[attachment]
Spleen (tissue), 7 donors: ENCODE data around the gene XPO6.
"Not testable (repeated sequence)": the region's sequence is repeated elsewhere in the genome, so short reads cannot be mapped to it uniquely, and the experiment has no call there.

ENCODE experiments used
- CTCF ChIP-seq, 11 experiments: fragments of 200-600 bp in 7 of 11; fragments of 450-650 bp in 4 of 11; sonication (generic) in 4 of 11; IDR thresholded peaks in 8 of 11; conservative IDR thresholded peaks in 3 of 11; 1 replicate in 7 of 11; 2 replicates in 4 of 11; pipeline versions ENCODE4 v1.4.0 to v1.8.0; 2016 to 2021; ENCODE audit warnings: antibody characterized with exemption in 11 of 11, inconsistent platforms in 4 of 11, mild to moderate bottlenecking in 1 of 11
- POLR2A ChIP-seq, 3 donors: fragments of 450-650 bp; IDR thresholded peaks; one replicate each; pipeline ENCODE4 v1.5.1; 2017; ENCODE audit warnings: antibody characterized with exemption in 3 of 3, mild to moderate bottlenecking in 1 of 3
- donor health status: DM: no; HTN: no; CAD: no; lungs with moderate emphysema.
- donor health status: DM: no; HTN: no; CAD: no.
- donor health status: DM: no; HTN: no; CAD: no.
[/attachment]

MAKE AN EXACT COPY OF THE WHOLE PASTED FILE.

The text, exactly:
Spleen (tissue), 7 donors: ENCODE data around the gene XPO6.
"Not testable (repeated sequence)": the region's sequence is repeated elsewhere in the genome, so short reads cannot be mapped to it uniquely, and the experiment has no call there.

ENCODE experiments used
- CTCF ChIP-seq, 11 experiments: fragments of 200-600 bp in 7 of 11; fragments of 450-650 bp in 4 of 11; sonication (generic) in 4 of 11; IDR thresholded peaks in 8 of 11; conservative IDR thresholded peaks in 3 of 11; 1 replicate in 7 of 11; 2 replicates in 4 of 11; pipeline versions ENCODE4 v1.4.0 to v1.8.0; 2016 to 2021; ENCODE audit warnings: antibody characterized with exemption in 11 of 11, inconsistent platforms in 4 of 11, mild to moderate bottlenecking in 1 of 11
- POLR2A ChIP-seq, 3 donors: fragments of 450-650 bp; IDR thresholded peaks; one replicate each; pipeline ENCODE4 v1.5.1; 2017; ENCODE audit warnings: antibody characterized with exemption in 3 of 3, mild to moderate bottlenecking in 1 of 3
- donor health status: DM: no; HTN: no; CAD: no; lungs with moderate emphysema.
- donor health status: DM: no; HTN: no; CAD: no.
- donor health status: DM: no; HTN: no; CAD: no.